Parental Response to Child Eating Problems

  • TAMURA Fumiyo
    The Committee of Emphasis Study, Japanese Association for Dental Science Division of Rehabilitation for Speech and Swallowing Disorders,The Nippon Dental University Tama Oral Rehabilitation Clinic
  • KIMOTO Shigenari
    The Committee of Emphasis Study, Japanese Association for Dental Science Division of Pediatric Dentistry, Department of Oral Function and Restoration, Graduate School of Dentistry, Kanagawa Dental University
  • YAMASAKI Youichi
    The Committee of Emphasis Study, Japanese Association for Dental Science Department of Pediatric Dentistry, Kagoshima University Graduate School of Medical and Dental Sciences

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Other Title
  • 保護者が感じている子どもの食の問題と歯科医療の役割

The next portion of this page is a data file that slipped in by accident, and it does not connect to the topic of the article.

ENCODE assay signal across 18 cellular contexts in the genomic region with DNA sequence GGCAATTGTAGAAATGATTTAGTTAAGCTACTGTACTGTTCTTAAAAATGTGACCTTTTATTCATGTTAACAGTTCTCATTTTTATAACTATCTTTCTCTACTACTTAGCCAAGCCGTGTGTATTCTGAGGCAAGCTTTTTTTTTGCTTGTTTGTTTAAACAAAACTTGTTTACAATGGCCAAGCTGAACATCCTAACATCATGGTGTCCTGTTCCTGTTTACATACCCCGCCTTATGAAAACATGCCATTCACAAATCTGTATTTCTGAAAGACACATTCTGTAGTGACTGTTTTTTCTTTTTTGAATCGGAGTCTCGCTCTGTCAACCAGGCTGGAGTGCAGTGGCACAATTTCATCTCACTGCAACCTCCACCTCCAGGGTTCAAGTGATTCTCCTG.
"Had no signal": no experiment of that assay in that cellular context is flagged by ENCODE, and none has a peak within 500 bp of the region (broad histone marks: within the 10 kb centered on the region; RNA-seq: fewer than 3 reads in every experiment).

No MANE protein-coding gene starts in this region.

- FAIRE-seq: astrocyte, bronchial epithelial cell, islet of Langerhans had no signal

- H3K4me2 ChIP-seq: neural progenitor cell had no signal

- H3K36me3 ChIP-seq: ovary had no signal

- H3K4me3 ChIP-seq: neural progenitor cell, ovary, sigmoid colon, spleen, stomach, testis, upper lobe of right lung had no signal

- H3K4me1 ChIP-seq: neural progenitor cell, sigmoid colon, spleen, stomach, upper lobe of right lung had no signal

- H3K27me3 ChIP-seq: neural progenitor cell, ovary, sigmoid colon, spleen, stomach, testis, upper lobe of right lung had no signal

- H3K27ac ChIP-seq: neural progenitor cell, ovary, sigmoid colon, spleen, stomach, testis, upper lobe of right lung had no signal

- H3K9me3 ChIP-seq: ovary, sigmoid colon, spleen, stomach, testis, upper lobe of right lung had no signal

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<p>This study aimed to clarify eating problems encountered in infants and young children that cause concern in their parents, as well as the importance of dental support for managing eating problems in children. A structured questionnaire was sent to 1001 dentists working as pediatric dentistry administrators,who were randomly selected by prefectural or municipal dental associations, and 1031 parents of preschool-aged children attending kindergarten or day-care centers recommended by the Committee of Emphasis Study, Japanese Association for Dental Science. Of those, 712 dentists and parents of 844 children provided informed consent to participate in this study. A chi-square test was used to analyze differences among several factors included in the questionnaire, by comparing responses between parents of infants and young children, and between children with and without eating problems. Logistic regression analysis with a stepwise forward selection method, adjusted for covariates, was used to calculate the odds ratios (ORs) of factors associated with eating problems of infants and young children. The ethics committee of the Japanese Association for Dental Science reviewed and approved the study protocol, which was performed in compliance with the Declaration of Helsinki and each study participant signed a detailed informed consent form. The risk of eating problems was increased in children who had experienced difficulties during the weaning period (OR=3.18, p<0.001), were light eaters (OR=8.48, p<0.001), and/or did not eat regular types of meals (OR=2.46, p=0.03). The most common reason for counseling noted by parents was “occlusion”. Our results suggested that several factors might be associated with feelings of anxiety by parents regarding eating problems experienced by their children. Parents were quite interested in the amount of nutritious food ingested and types of meals needed for acquisition of acceptable feeding function. Furthermore, there were discrepancies in perspectives regarding the roles of dentists between parents and the dentists themselves. We concluded that dentists should contribute to managing the eating problems of children from the viewpoint of social child-rearing.</p>



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